Du er her: Hjem >> MedHist >> Biblioteket >> Lower.php

Richard Lower (1631-1691)


One of the most important works on pulmonary and cardiovascular anatomy and physiology, Lower’s treatise has been regarded as the next great advance after Harvey in the physiology of blood circulation. In chapter 3 Lower described his experiments which showed that venous blood is changed to arterial blood by virtue of being brought into contact with air in the lungs. Chapter 4 contains a brief history of blood transfusion and descriptions of his experiments, including an account of a transfusion from dog to dog.     
Tractatus de corde
Tractatus de corde
Richard Lower
Richard Lower


  1. silver tube for inserting into blood vessel
  2. tube inserted into recipient vein (tube attached to plate with holes for strings to tie apparatus to human recipient)
  3. tubes inserted into recipient vein and donor artery
  4. major artery of horse or ox serves as conduit between two silver tubes
  5. complete set up, from left to right:
    donor artery
    silver tube
    horse/ox artery
    silver tube
    recipient vein
  6. same apparatus for transfusion from animal to man
Richard Lower
Illustration fra Tractatus de corde

What did people think of these transfusion experiments at the time?  Here's an excerpt from the famous diary of Samuel Pepys (1633-1703), a government official and member of the Royal Society:

November 14, 1666.  ...Dr. Croone told me, that, at the meeting at Gresham College to-night, which, it seems, they now have every Wednesday again, there was a pretty experiment of the blood of one dogg let out, till he died, into the body of another on one side, while all his own run out on the other side.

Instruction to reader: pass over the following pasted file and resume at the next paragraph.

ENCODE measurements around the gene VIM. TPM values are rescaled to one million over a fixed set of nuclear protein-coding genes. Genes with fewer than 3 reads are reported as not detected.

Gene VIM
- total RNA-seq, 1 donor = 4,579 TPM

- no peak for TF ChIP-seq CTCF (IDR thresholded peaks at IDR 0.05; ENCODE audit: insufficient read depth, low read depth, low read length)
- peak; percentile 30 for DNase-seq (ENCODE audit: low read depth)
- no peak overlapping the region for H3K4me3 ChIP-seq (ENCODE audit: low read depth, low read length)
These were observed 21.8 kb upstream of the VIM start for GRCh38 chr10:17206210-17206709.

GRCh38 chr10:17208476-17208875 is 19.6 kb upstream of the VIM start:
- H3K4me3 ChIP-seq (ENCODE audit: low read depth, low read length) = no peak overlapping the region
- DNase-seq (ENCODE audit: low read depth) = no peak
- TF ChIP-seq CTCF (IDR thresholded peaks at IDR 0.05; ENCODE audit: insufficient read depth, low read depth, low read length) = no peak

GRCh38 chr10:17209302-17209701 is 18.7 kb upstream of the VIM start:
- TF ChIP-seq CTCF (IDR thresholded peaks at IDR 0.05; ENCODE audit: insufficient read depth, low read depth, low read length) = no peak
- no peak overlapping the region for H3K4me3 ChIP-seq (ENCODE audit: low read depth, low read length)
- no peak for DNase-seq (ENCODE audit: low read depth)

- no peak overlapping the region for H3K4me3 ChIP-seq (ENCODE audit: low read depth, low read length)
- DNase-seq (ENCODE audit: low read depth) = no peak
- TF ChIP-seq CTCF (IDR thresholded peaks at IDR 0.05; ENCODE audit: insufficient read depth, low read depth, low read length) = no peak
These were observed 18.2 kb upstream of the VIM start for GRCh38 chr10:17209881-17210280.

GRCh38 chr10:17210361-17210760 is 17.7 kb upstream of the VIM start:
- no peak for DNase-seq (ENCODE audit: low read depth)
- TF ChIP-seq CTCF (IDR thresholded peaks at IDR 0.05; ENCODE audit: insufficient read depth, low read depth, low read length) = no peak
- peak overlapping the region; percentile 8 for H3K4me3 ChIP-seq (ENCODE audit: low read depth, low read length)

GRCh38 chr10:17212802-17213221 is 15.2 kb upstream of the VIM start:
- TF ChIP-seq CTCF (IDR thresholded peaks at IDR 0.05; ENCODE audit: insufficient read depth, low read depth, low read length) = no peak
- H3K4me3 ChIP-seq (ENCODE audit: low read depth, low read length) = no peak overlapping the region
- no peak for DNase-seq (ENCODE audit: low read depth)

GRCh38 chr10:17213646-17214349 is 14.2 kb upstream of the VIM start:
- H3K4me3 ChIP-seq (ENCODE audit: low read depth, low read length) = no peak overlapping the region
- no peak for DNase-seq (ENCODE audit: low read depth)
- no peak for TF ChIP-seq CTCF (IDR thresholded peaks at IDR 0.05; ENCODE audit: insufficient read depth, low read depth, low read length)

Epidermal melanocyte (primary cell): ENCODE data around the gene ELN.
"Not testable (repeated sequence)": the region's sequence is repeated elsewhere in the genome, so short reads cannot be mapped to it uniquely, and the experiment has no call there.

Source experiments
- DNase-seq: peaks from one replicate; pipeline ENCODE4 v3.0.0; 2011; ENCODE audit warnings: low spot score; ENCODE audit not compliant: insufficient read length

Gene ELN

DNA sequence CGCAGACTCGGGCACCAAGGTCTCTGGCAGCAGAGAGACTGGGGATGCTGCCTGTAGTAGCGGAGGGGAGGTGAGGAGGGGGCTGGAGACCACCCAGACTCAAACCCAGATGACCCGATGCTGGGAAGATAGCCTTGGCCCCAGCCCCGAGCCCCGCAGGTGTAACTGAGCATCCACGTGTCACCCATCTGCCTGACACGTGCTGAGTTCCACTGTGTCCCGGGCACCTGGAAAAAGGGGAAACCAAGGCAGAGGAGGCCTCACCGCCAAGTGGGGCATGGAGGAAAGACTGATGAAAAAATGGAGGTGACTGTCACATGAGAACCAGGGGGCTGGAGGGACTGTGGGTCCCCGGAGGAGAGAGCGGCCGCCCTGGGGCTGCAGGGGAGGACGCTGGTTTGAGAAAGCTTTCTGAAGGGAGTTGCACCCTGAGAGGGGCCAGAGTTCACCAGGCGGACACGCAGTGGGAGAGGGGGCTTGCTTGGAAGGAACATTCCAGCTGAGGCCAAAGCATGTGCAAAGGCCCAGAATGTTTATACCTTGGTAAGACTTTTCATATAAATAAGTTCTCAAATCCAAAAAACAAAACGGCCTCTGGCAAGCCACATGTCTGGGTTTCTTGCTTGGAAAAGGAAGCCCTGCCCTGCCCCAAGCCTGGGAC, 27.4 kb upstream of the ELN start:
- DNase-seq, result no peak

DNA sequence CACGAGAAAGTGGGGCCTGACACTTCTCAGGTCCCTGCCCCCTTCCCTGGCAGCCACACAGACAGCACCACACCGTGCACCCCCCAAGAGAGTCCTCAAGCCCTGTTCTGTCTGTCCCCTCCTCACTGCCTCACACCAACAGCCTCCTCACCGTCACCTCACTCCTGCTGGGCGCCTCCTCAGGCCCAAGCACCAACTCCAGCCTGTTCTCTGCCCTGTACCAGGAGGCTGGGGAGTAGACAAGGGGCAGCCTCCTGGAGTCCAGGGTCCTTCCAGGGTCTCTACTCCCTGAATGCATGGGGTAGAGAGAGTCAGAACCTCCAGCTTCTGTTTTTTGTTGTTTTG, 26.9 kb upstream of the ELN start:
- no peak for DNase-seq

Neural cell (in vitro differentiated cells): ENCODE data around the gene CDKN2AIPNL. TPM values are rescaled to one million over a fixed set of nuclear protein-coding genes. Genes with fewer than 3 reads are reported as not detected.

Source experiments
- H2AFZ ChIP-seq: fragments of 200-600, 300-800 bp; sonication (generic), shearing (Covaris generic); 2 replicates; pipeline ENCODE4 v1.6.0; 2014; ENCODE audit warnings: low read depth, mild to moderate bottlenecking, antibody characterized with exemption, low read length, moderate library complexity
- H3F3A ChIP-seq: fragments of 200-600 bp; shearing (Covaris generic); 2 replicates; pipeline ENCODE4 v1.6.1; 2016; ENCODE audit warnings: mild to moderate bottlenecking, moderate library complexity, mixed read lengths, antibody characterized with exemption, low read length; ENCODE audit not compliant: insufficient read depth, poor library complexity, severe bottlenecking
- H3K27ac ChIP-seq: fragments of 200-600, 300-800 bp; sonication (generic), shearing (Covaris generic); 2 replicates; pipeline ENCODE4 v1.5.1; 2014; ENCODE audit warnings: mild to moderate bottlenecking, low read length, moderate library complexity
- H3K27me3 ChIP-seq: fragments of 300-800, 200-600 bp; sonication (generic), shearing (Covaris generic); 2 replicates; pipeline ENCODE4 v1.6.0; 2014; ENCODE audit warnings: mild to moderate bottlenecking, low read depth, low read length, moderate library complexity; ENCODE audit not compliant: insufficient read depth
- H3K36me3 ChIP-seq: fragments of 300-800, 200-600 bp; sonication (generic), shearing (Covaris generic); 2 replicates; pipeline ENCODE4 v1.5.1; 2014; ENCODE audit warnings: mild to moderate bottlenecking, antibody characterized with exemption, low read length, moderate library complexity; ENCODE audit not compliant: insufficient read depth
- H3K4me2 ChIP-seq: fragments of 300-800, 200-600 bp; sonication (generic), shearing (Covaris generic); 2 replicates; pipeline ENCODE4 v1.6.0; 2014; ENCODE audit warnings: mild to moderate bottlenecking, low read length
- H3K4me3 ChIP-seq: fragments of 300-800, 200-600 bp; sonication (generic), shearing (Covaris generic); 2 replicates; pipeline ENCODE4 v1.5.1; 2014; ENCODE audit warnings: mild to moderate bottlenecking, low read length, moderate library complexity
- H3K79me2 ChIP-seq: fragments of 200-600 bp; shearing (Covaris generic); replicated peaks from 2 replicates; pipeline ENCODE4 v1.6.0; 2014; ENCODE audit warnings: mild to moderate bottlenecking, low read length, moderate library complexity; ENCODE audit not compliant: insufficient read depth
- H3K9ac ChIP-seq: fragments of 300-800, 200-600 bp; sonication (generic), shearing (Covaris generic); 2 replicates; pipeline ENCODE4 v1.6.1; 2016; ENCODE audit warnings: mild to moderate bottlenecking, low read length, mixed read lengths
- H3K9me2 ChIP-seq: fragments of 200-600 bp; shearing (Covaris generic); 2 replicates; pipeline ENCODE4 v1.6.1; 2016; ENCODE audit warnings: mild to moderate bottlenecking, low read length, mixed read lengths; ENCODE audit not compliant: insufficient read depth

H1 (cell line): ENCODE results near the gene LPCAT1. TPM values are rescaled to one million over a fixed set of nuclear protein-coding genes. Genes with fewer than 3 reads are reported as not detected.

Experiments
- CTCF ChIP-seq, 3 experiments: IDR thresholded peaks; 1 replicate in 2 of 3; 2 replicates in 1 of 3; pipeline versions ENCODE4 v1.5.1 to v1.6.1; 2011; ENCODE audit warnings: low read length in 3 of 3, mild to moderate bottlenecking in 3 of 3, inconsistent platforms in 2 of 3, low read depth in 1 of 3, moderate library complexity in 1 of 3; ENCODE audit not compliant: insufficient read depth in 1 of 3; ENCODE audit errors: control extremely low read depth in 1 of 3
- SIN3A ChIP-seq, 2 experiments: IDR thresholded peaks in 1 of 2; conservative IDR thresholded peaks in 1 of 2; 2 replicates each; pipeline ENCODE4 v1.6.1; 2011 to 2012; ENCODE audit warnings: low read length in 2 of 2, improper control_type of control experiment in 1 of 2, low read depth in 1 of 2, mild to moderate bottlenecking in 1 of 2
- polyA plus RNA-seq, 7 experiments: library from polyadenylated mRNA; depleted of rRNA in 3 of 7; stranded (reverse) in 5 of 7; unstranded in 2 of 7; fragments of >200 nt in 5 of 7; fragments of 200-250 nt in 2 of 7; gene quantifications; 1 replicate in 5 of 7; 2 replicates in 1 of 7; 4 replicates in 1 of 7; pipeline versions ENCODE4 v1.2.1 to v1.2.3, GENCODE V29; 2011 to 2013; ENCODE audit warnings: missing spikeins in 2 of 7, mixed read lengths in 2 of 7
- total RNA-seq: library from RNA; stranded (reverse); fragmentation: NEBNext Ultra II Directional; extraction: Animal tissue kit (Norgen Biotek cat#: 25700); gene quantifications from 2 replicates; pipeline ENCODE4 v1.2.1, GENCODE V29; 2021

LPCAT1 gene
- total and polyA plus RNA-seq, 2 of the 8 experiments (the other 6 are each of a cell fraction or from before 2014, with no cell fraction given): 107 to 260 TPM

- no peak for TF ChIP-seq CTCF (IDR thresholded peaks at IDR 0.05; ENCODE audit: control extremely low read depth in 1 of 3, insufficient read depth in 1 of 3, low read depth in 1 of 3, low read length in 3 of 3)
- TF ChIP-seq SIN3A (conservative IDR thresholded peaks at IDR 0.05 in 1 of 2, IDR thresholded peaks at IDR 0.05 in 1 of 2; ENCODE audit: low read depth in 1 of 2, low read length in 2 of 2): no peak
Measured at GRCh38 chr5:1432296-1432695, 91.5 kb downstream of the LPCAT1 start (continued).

The first died upon the place, and the other very well, and likely to do well.  This did give occasion to many pretty wishes, as of the blood of a Quaker to be let into an Archbishop, and such like; but, as Dr. Croone says, may, if it takes, be of mighty use to man's health, for the amending of bad blood by borrowing from a better body....

November 28, 1666.  ... Mr. Carteret and I to Gresham College, where they meet now weekly again, and here they had good discourse how this late experiment of the dog, which is in perfect good health, may be improved for good uses to men, and other pretty things....

November 21, 1667.  ... they discourse of a man that is a little frantic, that hath been a kind of minister, Dr. Wilkins saying that he hath read for him in his church, that is poor and a debauched man, that the College' have hired for 20s. to have some of the blood of a sheep let into his body; and it is to be done on Saturday next.

They purpose to let in about twelve ounces; which, they compute, is what will be let in in a minute's time by a watch.  They differ in the opinion they have of the effects of it; some think it may have a good effect upon him as a frantic man by cooling his blood, others that it will not have any effect at all.  But the man is a healthy man, and by this means will be able to give an account what alteration, if any, he do find in himself, and so may be usefull.

November 30, 1667.  ...[H]ere was good company.  I choosing to sit next Dr. Wilkins, Sir George Ent, and others whom I value, there talked of several things.  Among others Dr. [John] Wilkins, talking of the universal speech, of which he hath a book coming out, did first inform me how man was certainly made for society, he being of all creatures the least armed for defence, and of all creatures in the world the young ones are not able to do anything to help themselves, nor can find the dug [their mother's breast] without being put to it, but would die if the mother did not help it; and, he says, were it not for speech man would be a very mean creature.  Much of this good discourse we had. 

But here, above all, I was pleased to see the person who had his blood taken out.  He speaks well, and did this day give the Society a relation thereof in Latin, saying that he finds himself much better since, and as a new man, but he is cracked a little in his head, though he speaks very reasonably, and very well.  He had but 20s. for his suffering it, and is to have the same again tried upon him: the first sound man that ever had it tried on him in England, and but one that we hear of in France, which was a porter hired by the virtuosos.